The Maya had no knowledge of the wheel or metal tools, yet they produced thousands of soaring stone temples and pyramids, serving a population that eventually topped thirteen million. They worshiped time and their three calendars, one of which was a set of daily prophecies used to plan everything from marriages and the naming of children, to wars and sacrifices. There were also larger prophecies repeating on a longer cycle that still holds today. One such prophecy, set for the Gregorian date of Easter Day 1521, spoke of a white man coming from the east. The Nightkeepers warned that he brought death and destruction. Members of the Order of Xibalba, however, convinced the Maya that this heralded the coming of the god Kulkulkan (later known as Quetzalcoatl).

When Cortes and the Spanish conquistadors appeared on precisely this day, the Maya welcomed them into their lands and hearts. Over the next thirty years, pre-Columbian civilization was decimated by disease, war, and the efforts of the conquistadors’ missionaries, who slaughtered the priests and burned tens of thousands of written texts in their zeal to convert the ‘‘heathens’’ from the Mayan pantheon to the missionaries’ one true God. A handful of Nightkeeper children survived the slaughter, protected by their winikin . . . but most of their traditions and all but a few of their spellbooks were lost.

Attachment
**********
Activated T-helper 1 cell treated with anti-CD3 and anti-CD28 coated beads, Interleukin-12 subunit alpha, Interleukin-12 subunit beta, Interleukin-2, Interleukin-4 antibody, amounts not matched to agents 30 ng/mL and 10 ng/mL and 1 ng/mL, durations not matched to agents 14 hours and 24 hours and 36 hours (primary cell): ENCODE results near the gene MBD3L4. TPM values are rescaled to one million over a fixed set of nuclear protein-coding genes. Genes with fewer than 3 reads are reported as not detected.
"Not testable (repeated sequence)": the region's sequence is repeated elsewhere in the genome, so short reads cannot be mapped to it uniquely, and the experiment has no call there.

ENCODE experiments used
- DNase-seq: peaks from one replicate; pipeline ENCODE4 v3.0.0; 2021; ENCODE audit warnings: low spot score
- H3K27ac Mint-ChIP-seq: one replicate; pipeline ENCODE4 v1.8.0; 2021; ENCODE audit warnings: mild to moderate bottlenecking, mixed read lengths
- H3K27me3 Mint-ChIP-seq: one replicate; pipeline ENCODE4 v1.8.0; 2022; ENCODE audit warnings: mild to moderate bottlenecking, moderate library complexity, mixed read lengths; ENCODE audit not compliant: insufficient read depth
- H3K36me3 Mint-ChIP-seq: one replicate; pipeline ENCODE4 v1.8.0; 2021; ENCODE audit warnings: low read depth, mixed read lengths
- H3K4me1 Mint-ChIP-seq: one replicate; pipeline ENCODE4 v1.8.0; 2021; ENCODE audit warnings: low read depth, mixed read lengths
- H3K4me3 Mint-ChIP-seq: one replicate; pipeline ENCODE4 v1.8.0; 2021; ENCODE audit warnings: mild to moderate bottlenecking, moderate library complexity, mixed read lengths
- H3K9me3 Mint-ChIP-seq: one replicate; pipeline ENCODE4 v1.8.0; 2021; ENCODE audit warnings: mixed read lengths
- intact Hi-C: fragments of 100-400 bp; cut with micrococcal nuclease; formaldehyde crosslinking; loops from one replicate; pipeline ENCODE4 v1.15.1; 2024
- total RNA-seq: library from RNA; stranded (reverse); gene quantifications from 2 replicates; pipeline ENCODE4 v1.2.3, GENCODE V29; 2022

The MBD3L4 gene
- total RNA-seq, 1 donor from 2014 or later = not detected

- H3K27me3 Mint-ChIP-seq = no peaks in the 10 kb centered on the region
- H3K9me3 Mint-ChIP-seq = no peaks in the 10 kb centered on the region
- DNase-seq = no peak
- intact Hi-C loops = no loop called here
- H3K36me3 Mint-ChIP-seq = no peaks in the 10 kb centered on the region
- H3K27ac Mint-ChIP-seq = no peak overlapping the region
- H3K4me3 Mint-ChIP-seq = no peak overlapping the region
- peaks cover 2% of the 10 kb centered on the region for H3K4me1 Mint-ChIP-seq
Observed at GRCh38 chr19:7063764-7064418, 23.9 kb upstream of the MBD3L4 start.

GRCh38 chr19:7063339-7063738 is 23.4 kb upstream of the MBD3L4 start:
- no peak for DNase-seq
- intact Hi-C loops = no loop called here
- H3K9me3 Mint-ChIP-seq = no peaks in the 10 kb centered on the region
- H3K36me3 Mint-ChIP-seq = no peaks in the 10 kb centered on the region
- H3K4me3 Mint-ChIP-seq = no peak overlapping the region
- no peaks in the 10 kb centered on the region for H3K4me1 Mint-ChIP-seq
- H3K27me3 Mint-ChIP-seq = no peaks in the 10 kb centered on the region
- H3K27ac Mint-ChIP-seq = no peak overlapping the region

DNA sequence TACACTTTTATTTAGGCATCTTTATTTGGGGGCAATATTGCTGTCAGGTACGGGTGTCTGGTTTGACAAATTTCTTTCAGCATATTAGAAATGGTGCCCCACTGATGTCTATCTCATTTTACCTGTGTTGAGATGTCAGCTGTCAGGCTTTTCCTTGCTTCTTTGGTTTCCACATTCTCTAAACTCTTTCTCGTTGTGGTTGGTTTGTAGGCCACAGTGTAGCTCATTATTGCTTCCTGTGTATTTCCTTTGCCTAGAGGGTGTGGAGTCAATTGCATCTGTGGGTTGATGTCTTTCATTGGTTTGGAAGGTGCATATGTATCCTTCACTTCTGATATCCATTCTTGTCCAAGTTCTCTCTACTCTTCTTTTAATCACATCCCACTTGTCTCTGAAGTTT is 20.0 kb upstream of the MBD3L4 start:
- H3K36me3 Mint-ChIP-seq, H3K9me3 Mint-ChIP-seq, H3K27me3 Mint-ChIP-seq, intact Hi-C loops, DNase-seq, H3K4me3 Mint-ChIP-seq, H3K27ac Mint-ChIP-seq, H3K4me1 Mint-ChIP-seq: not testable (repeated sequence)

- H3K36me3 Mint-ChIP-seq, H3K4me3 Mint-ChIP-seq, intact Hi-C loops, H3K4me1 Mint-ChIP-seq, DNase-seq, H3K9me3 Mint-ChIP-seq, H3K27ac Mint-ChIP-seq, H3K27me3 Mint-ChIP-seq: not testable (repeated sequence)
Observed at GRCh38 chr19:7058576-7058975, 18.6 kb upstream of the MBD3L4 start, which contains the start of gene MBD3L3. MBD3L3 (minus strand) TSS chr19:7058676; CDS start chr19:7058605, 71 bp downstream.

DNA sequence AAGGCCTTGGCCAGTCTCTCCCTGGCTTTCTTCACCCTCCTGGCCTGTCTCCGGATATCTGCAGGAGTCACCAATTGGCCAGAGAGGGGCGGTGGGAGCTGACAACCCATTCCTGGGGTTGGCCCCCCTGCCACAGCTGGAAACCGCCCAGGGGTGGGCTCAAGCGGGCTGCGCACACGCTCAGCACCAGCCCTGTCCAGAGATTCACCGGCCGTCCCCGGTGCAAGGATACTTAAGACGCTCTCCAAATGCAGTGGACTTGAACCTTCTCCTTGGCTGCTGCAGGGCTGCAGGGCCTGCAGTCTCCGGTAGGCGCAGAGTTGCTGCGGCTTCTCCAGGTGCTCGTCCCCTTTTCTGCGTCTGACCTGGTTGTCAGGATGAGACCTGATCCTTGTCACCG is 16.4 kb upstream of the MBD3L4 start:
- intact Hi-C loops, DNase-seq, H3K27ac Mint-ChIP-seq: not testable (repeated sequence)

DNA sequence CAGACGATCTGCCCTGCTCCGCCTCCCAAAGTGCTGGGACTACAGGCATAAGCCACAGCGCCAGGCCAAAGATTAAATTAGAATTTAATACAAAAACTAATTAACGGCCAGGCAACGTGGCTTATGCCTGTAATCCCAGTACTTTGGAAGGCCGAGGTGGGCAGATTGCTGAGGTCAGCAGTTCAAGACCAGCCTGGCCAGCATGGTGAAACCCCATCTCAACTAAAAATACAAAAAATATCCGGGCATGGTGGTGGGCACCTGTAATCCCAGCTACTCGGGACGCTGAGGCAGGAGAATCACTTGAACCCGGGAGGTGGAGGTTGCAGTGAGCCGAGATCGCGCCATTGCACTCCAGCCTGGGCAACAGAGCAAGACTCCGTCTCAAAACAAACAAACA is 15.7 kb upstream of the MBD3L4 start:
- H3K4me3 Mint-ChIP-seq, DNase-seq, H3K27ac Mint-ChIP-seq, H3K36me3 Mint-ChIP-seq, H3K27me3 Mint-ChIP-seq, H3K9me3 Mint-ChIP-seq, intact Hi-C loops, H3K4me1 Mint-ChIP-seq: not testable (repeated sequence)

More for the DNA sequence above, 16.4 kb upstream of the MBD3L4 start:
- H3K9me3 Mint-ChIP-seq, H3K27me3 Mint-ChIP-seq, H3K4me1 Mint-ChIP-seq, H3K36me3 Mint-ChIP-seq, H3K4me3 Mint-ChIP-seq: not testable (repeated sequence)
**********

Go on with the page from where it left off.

The Order of Xibalba went underground, over time becoming a rumor, and then a myth. The surviving Nightkeepers fled north and took shelter with the Hopi for several hundred years, then eventually liquidated many of their artifacts and used the money to build a training center deep in the Chacoan territories of New Mexico. Each year the warrior-priests gathered at the training center to celebrate the equinoxes and solstices, the four cardinal days when the barrier was thinnest and the magi were sometimes able to speak to their gods and ancestors. They collected the remaining spells, along with their theories on the end date and interpretations of the ancient prophecies, in a hidden archive. They trained. They raised their children. And they waited for the Long Count to run out, signaling the time for war.

Then, nearly thirty years before the zero date, the Nightkeepers’ king had a vision unlike any other—one he believed was sent by the gods. Even though prescience was never granted to Nightkeeper males, King Scarred-Jaguar saw himself leading an attack on the intersection of the earth, sky, and underworld and sealing the barrier forever, using a spell that was burned into his mind when he awoke . . . a spell that hadn’t existed on earth since the fifteen hundreds. A spell given to him by the gods.

This intersection, located in a sacred underground chamber beneath the Mayan ruins of Chichen Itza, was the one place the gods and demons could access the earthly plane. While sealing the intersection would rob the Nightkeepers of their magic and forever separate them from their gods, it would also prevent the coming apocalypse.

Or so the king believed.